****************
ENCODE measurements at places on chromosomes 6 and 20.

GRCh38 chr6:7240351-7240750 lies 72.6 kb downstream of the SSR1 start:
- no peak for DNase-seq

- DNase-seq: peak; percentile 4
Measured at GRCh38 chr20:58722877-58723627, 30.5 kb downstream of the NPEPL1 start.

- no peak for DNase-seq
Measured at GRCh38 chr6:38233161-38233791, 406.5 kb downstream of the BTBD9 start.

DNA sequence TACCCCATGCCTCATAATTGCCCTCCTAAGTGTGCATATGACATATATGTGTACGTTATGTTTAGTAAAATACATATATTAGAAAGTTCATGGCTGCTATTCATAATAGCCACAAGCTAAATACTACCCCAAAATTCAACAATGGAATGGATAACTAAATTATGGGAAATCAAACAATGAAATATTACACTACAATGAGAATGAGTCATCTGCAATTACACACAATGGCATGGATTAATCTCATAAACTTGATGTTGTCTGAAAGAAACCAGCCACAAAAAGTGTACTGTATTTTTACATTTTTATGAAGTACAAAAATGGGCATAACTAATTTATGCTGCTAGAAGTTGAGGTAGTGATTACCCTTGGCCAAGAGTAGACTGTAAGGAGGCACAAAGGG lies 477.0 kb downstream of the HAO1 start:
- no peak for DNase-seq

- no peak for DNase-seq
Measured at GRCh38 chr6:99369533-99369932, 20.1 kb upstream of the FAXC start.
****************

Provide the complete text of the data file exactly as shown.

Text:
ENCODE measurements at places on chromosomes 6 and 20.

GRCh38 chr6:7240351-7240750 lies 72.6 kb downstream of the SSR1 start:
- no peak for DNase-seq

- DNase-seq: peak; percentile 4
Measured at GRCh38 chr20:58722877-58723627, 30.5 kb downstream of the NPEPL1 start.

- no peak for DNase-seq
Measured at GRCh38 chr6:38233161-38233791, 406.5 kb downstream of the BTBD9 start.

DNA sequence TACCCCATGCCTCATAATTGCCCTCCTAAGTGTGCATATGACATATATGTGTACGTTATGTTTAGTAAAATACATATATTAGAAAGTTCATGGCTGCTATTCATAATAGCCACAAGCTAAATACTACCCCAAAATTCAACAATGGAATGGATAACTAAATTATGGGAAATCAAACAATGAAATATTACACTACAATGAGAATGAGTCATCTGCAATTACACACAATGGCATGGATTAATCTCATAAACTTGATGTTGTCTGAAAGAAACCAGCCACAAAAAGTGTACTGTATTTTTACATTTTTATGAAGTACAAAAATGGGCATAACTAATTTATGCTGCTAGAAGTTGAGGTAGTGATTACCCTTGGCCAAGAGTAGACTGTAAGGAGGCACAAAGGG lies 477.0 kb downstream of the HAO1 start:
- no peak for DNase-seq

- no peak for DNase-seq
Measured at GRCh38 chr6:99369533-99369932, 20.1 kb upstream of the FAXC start.